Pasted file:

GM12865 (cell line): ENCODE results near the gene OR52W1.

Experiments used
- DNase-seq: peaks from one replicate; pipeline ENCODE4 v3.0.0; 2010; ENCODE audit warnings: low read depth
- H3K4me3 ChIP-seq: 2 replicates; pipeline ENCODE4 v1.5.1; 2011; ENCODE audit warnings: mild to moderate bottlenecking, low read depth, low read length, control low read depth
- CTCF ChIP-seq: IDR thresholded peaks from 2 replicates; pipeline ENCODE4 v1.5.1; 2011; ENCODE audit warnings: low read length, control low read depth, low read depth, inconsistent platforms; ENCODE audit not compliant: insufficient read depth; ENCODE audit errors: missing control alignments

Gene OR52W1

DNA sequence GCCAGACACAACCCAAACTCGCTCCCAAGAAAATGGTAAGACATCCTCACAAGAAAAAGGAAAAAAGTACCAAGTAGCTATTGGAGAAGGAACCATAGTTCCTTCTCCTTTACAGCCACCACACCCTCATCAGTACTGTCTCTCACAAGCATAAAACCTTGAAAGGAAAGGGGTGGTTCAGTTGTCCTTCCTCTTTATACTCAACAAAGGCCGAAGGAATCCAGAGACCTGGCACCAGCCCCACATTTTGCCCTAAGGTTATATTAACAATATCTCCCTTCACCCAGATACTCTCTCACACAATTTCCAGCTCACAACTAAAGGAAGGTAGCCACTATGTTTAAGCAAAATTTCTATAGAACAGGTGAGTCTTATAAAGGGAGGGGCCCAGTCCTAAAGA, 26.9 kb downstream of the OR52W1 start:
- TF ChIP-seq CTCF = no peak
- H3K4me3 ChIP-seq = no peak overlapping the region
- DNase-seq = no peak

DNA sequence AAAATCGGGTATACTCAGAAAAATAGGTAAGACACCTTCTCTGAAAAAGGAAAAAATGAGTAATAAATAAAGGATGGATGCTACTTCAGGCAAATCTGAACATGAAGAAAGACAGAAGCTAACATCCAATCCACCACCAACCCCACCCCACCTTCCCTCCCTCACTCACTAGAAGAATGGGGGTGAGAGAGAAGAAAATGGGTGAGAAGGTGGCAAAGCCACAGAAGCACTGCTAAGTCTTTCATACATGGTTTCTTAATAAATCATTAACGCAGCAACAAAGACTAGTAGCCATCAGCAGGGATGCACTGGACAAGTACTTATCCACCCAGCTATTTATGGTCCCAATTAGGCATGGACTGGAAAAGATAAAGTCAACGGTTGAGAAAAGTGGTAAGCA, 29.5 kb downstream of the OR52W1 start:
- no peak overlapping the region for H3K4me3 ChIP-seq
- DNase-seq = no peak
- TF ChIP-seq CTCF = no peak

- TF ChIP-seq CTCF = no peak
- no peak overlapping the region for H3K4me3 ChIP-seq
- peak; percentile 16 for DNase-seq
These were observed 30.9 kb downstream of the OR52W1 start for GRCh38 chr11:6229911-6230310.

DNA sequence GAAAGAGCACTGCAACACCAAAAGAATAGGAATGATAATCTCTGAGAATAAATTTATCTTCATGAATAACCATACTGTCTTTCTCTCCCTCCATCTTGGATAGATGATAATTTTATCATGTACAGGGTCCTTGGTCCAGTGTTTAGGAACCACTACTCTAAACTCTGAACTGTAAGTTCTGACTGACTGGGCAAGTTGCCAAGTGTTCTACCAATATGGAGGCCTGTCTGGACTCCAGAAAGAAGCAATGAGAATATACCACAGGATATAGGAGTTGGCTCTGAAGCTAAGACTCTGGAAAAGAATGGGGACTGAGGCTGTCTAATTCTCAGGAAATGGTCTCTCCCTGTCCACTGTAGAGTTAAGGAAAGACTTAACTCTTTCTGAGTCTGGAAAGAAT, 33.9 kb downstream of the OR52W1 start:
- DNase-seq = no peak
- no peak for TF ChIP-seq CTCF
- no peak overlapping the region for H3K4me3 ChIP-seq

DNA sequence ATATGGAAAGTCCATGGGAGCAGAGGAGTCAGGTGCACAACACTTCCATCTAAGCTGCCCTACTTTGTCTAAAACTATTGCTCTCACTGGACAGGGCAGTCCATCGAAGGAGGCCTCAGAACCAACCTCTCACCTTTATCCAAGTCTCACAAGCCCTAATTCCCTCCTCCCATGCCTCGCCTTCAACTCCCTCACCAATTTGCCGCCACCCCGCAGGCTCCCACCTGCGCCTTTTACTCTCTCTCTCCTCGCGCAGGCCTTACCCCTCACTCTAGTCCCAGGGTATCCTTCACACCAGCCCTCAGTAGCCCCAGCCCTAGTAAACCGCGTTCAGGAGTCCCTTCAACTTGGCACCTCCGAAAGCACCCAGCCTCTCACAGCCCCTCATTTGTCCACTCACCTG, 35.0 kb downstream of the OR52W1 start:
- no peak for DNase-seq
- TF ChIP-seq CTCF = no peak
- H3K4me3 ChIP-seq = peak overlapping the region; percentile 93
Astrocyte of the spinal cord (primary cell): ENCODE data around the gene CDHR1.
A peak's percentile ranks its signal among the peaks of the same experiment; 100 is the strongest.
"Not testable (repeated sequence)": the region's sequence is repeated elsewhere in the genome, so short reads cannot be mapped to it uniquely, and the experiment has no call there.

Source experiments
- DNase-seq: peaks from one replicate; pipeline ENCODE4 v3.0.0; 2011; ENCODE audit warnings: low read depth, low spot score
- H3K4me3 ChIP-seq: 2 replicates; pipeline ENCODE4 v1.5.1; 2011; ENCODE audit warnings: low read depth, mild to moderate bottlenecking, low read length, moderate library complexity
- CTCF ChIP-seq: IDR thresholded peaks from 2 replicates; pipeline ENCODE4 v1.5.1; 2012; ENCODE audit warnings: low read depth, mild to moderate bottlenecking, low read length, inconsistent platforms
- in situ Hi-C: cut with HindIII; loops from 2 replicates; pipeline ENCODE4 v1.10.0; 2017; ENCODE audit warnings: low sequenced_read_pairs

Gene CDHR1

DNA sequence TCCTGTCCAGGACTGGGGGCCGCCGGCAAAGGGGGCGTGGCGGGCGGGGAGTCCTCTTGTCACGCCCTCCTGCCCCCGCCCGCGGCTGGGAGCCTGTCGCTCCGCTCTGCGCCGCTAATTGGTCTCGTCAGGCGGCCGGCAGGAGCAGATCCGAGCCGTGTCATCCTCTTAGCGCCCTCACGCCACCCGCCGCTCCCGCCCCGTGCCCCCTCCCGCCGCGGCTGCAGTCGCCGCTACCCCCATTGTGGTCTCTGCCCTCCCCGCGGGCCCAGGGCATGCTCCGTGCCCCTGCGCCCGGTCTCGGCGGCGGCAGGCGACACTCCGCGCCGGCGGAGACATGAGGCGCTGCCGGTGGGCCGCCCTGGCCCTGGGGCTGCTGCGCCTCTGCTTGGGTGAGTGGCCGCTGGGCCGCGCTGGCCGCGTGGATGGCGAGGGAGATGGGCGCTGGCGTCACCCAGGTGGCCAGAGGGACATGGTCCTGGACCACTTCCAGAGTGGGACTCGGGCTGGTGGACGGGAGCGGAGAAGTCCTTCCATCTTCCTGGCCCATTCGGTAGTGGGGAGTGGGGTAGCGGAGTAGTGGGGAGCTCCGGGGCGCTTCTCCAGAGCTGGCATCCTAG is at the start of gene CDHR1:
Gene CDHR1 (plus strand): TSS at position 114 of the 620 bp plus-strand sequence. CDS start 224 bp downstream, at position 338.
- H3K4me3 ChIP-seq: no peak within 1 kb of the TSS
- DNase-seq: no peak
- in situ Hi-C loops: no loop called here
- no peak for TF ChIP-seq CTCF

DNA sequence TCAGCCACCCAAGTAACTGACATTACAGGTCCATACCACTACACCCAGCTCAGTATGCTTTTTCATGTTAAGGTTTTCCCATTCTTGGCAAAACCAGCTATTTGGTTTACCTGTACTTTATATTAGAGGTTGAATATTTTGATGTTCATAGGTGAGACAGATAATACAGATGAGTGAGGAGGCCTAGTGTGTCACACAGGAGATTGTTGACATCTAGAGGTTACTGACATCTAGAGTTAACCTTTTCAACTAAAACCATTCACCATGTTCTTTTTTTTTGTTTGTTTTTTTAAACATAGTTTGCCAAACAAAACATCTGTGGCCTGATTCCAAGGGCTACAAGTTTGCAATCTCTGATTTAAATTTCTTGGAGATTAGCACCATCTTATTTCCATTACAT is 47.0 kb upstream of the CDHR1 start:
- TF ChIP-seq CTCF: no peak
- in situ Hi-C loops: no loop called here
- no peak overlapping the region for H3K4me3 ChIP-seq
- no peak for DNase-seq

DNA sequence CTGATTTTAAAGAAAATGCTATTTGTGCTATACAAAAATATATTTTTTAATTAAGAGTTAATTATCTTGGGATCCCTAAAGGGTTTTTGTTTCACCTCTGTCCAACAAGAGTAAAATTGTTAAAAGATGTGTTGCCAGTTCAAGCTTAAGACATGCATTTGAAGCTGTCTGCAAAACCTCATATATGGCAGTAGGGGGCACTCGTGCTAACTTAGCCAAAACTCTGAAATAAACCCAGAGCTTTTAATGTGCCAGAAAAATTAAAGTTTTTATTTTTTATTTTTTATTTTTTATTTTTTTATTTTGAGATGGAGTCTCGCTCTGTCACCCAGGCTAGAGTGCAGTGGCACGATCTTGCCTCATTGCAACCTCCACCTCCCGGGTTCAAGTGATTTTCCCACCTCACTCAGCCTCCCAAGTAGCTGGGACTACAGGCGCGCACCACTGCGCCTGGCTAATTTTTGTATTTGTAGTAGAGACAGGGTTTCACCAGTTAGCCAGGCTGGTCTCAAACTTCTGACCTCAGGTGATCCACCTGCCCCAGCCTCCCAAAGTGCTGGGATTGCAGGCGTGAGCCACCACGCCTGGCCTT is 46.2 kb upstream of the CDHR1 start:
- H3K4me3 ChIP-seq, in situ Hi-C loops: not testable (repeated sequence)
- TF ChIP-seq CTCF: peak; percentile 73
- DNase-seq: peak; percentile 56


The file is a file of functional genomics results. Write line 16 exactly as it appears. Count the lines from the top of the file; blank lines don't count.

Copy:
- no peak overlapping the region for H3K4me3 ChIP-seq